Indigenous Peoples and local communities manage more than half of the world´s land. These biodiverse ancestral lands are vital to the people who steward them and the planet we all share. But governments only recognize indigenous and community legal ownership of 10 percent of the world´s lands. When land rights aren't legally recognised, it puts lives and ecosystems at risk.This leads to higher rates of deforestation and degradation – resulting in more planet-warming emissions. Reducing land conflict, advancing human rights, promoting development and contributing to sustainable climate solutions can all start with strengthening community tenure rights. The Tenure Facility works alongside Indigenous Peoples and local communities to strengthen their community land rights while connecting and sharing the knowledge, innovations and tools that emerge.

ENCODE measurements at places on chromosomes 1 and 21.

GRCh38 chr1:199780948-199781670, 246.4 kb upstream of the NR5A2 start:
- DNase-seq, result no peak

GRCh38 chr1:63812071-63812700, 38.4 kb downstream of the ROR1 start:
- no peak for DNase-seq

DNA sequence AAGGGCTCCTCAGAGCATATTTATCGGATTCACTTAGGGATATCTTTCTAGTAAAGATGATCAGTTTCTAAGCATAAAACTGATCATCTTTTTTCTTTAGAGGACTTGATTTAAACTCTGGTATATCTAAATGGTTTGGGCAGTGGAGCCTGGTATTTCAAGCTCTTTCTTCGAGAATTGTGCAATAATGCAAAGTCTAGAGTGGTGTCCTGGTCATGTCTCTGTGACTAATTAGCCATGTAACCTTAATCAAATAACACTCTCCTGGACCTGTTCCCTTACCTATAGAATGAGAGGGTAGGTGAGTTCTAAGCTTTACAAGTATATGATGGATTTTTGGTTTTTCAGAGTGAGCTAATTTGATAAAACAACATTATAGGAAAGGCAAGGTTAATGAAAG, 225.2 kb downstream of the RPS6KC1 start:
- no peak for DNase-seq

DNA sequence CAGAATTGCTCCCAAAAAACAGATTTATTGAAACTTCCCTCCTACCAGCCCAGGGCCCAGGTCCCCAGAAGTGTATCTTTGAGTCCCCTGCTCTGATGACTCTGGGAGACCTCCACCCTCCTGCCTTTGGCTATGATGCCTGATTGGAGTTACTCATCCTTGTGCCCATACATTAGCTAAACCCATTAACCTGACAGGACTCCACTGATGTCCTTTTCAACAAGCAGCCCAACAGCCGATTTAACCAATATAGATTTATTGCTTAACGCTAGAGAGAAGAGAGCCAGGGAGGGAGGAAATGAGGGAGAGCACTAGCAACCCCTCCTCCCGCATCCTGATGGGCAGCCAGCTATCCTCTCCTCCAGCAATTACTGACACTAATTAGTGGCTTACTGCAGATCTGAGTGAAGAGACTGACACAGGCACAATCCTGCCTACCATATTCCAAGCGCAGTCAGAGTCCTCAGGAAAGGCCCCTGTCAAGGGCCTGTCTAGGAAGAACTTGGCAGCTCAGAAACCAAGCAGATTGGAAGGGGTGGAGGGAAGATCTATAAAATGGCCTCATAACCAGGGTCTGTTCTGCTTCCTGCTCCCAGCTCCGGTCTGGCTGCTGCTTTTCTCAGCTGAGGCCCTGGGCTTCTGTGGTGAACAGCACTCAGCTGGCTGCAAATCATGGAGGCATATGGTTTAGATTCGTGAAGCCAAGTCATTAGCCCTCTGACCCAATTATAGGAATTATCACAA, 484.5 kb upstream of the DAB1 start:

Discover inspiring stories from Indigenous peoples and local communities around the world. Welcome to a global selection of articles, films, blogs and podcasts.
At the Tenure Facility, our goal is simple: we work with indigenous and local communities across the developing world so they can thrive, and expand the sustainable management and protection of their forests and lands for the betterment of themselves and global society as a whole.
How we work
The Tenure Facility provides grants and technical assistance directly to Indigenous Peoples, local communities and their partners, to support their struggle for land reform and secure tenure, with a particular focus on mitigating climate change, reducing conflict and promoting gender equality.
Over 2.5 billion people from Indigenous Peoples and local communities live on and manage more than 50% of the world’s land area through customary or traditional systems, including some of the most important and biodiverse forest areas in the world. Despite existing laws that secure their rights, they have formal legal ownership of only 10% of this land, with some degree of government-recognised management rights over an additional 8%.